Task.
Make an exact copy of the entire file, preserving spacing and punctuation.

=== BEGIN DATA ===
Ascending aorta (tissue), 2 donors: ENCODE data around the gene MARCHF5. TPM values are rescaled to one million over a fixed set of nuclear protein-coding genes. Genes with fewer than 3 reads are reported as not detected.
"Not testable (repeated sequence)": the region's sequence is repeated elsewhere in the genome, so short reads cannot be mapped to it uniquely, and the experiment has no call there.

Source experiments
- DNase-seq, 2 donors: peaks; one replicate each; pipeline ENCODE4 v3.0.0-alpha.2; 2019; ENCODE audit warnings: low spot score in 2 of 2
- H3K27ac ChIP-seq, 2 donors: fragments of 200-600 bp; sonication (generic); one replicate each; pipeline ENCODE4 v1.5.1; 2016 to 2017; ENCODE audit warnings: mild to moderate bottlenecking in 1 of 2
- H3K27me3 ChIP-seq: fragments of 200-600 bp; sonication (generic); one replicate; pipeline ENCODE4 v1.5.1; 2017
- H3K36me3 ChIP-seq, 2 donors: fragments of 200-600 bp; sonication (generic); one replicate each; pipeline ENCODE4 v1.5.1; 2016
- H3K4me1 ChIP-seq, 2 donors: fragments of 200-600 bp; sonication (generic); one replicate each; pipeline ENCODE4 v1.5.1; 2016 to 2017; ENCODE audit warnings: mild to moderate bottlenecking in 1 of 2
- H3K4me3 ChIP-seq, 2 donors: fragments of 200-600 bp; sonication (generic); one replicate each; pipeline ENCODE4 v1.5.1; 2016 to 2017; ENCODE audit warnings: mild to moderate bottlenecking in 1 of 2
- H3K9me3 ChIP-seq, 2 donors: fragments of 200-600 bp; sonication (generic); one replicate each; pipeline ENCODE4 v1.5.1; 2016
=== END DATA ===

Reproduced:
Ascending aorta (tissue), 2 donors: ENCODE data around the gene MARCHF5. TPM values are rescaled to one million over a fixed set of nuclear protein-coding genes. Genes with fewer than 3 reads are reported as not detected.
"Not testable (repeated sequence)": the region's sequence is repeated elsewhere in the genome, so short reads cannot be mapped to it uniquely, and the experiment has no call there.

Source experiments
- DNase-seq, 2 donors: peaks; one replicate each; pipeline ENCODE4 v3.0.0-alpha.2; 2019; ENCODE audit warnings: low spot score in 2 of 2
- H3K27ac ChIP-seq, 2 donors: fragments of 200-600 bp; sonication (generic); one replicate each; pipeline ENCODE4 v1.5.1; 2016 to 2017; ENCODE audit warnings: mild to moderate bottlenecking in 1 of 2
- H3K27me3 ChIP-seq: fragments of 200-600 bp; sonication (generic); one replicate; pipeline ENCODE4 v1.5.1; 2017
- H3K36me3 ChIP-seq, 2 donors: fragments of 200-600 bp; sonication (generic); one replicate each; pipeline ENCODE4 v1.5.1; 2016
- H3K4me1 ChIP-seq, 2 donors: fragments of 200-600 bp; sonication (generic); one replicate each; pipeline ENCODE4 v1.5.1; 2016 to 2017; ENCODE audit warnings: mild to moderate bottlenecking in 1 of 2
- H3K4me3 ChIP-seq, 2 donors: fragments of 200-600 bp; sonication (generic); one replicate each; pipeline ENCODE4 v1.5.1; 2016 to 2017; ENCODE audit warnings: mild to moderate bottlenecking in 1 of 2
- H3K9me3 ChIP-seq, 2 donors: fragments of 200-600 bp; sonication (generic); one replicate each; pipeline ENCODE4 v1.5.1; 2016